Blues and Bows ( is run by Gemma Kershaw and Chloe Deakin from their homes in Ecclesall and Totley. They got the idea after new mum Chloe started a blog to discuss the ups and downs of life with her baby Elodie with other parents.

“I joined in and we discussed new products and baby clothes online. we got over 18,000 hits, such a good response we decided to open our own web boutique,” explains Gemma. “We found out that Pixie Dixie had been set up by a fellow Sheffielder and wanted her onboard.”

Tina is delighted to supply a new business from her home town.

“I love Sheffield and get back whenever I can to see friends and family,” she says. “And though I make baby grows and nightgowns fit for little princesses, plus sleepsuits and pyjamas to suit little princes, you don’t have to be royalty to afford them.”

Baby sleepsuits are £19.99, pyjamas cost from £28.99 and go up to 12 years. All are made from high-quality Turkish pure cotton jersey. “Children love to wear them because they are so comfortable; the fabric is ultra soft and the fit is roomy,” says Tina. “But parents love them too because they are easy-care; no need for ironing. We think parents have enough to do.”

That time-saving perk won’t mean much to Kate, or, you’d hazard a guess, the showbiz royalty parents whose offspring are rumoured to head for bed in Pixie Dixie: Rod Stewart, Brad Pitt and Angelina Jolie, the Beckhams and pop star Pink have all bought from the Pixie Dixie range.

So has Danni Minogue. Kylie’s little sister. She recently tweeted about how much she loved the guardsman-printed pyjamas she had bought for her son Ethan, three. Funnily enough, she didn’t mention the no-ironing required bit...


Pixie Dixie’s Sheffield founder Tina, 54, has no children of her own, but designs with her God-children in mind. “They make beautiful models whenever we need to photograph a new collection,” she says. “They have featured in shoots since the business began in 2006.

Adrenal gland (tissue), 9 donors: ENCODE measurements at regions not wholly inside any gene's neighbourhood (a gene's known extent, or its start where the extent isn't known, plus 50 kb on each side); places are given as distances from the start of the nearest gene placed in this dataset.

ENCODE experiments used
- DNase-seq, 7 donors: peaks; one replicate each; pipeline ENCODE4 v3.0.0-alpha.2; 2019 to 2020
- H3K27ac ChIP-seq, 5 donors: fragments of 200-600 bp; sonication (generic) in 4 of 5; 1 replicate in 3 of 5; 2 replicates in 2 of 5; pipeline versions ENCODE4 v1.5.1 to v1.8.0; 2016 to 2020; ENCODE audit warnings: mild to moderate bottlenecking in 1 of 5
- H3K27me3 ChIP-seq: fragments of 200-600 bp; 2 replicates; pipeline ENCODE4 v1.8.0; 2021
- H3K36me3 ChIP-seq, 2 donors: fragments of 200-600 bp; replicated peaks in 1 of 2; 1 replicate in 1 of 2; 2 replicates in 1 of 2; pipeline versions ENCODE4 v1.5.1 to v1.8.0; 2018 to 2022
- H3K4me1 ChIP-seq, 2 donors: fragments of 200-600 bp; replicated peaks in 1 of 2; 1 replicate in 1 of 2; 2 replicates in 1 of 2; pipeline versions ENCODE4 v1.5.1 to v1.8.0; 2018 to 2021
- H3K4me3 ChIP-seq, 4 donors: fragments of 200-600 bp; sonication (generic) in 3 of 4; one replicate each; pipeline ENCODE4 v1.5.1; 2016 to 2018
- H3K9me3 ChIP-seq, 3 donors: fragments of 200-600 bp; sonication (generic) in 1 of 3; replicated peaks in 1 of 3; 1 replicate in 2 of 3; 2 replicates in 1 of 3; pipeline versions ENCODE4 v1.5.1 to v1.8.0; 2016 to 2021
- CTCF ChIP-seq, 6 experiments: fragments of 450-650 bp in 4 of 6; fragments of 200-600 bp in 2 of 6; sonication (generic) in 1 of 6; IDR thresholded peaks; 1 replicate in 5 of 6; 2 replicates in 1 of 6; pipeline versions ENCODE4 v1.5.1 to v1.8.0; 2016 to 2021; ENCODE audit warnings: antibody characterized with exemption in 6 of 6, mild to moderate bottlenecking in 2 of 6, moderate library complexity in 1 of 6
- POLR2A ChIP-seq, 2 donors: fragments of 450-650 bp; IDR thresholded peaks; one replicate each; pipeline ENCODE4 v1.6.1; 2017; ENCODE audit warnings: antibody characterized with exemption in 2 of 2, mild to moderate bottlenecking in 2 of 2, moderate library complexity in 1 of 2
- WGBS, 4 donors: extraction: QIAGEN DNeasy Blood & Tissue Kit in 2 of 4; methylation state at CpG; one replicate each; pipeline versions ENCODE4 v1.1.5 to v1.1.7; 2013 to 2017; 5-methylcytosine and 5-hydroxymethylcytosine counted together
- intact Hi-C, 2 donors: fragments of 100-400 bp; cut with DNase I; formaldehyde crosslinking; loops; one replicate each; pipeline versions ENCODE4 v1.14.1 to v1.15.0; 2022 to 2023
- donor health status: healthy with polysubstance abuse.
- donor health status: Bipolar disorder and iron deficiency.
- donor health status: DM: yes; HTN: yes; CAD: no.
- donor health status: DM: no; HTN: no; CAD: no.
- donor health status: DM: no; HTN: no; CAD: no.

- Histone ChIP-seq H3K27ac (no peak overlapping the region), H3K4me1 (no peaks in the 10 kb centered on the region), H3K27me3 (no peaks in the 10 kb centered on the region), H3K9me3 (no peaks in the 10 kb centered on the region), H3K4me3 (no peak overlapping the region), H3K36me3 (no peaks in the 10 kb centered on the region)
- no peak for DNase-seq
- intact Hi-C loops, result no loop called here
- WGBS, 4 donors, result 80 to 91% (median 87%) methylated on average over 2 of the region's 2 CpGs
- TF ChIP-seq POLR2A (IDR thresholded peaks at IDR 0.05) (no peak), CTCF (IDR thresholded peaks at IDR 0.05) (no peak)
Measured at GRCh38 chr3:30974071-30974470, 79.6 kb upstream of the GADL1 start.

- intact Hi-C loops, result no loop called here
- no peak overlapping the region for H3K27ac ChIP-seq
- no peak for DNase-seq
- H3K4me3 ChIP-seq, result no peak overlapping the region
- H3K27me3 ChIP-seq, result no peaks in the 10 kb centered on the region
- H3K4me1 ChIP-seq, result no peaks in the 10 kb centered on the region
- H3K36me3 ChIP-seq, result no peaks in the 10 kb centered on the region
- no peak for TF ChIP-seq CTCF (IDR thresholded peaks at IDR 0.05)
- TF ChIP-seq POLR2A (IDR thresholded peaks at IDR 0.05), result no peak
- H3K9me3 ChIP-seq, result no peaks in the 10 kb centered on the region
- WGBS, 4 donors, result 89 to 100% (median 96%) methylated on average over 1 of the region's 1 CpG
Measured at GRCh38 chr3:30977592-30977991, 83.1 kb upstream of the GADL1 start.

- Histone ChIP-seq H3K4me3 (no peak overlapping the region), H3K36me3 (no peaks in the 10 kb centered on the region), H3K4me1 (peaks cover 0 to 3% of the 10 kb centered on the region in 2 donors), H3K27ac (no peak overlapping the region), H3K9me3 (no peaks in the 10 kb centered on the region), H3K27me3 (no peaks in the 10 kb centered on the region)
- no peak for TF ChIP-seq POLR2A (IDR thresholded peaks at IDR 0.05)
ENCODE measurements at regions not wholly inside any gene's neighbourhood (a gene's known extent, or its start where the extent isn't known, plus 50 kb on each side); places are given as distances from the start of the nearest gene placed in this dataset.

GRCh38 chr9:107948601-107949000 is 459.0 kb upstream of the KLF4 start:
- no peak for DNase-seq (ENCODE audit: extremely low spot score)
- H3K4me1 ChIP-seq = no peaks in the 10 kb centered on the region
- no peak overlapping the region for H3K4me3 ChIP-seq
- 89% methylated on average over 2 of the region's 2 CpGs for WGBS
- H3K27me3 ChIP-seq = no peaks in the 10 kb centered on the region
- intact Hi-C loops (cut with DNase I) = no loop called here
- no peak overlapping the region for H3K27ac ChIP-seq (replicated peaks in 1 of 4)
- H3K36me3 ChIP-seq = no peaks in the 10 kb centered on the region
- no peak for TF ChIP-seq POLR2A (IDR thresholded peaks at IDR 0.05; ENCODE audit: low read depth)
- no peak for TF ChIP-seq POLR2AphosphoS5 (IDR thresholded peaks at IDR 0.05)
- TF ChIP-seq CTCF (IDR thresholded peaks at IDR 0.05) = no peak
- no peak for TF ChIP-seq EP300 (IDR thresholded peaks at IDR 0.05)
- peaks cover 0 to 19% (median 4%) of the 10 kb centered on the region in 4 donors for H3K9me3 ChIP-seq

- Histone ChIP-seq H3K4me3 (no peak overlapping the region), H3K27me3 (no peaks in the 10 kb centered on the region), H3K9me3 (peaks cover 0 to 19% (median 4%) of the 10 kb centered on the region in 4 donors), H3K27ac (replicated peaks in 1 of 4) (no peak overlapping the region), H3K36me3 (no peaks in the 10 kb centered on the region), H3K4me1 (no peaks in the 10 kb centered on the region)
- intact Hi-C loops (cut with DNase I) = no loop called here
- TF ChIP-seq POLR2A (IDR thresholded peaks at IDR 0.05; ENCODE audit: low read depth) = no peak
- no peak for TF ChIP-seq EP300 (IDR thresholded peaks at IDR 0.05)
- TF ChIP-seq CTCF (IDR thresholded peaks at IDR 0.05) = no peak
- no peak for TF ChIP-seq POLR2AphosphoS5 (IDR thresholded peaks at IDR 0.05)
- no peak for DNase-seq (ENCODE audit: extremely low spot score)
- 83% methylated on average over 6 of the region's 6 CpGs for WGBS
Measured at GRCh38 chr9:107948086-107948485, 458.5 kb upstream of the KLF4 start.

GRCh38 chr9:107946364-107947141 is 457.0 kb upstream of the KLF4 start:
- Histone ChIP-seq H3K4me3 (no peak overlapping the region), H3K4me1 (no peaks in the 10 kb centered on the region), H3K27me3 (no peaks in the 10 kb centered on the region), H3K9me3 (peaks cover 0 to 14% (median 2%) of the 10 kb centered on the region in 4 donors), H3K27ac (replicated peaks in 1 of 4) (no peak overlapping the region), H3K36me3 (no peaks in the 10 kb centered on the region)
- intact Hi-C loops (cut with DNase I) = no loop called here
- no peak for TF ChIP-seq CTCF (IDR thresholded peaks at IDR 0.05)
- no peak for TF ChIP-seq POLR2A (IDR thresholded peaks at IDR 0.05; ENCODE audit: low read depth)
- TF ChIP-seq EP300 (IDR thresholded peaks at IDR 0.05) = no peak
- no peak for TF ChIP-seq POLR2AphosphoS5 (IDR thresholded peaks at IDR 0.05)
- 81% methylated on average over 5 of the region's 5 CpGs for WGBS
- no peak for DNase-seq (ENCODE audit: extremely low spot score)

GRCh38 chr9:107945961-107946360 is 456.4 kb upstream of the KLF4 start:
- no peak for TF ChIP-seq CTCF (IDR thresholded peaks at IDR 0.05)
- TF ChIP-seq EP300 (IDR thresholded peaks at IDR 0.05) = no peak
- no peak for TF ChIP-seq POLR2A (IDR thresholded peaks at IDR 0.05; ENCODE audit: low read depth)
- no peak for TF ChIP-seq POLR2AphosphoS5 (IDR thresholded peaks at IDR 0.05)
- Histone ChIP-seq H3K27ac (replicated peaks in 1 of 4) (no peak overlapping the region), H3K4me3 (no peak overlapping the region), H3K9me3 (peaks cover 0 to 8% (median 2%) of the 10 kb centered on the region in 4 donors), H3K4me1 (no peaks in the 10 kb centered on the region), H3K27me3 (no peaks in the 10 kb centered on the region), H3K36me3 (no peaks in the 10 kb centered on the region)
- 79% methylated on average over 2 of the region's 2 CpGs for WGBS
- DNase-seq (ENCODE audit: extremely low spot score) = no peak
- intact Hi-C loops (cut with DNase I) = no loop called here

Tina has had some experience of modelling herself. “I once worked as a shoe model for a company who imported beautiful handmade shoes from Italy,” she reveals.

She studied at Granville Art College and became a window dresser at Debenhams on the Moor before moving to London at 20 to dress the windows of the Queen’s former shoe-makers Raines at their store in Bond Street and their concessions in Harrods and Paris before moving into marketing and a job at world-renowned private hospital the Portland.

It was there that she came up with an business idea; fun pyjamas that would cheer up poorly children. “I saw so many children with long term sickness at the hospital and after leaving my job at the Portland I set up Pixie Dixie, selling ‘Paint Your Own PJs’ - plain pyjamas that came with fabric paints so children could create their own patterns,” says Tina. “Then my Granville art college experience kicked in and I began creating my own prints.

“I thought up the guardsman print and it became very popular, so I created more designs featuring iconic symbols of London. The latest is our crown print, which coincides with the Royal baby’s arrival.”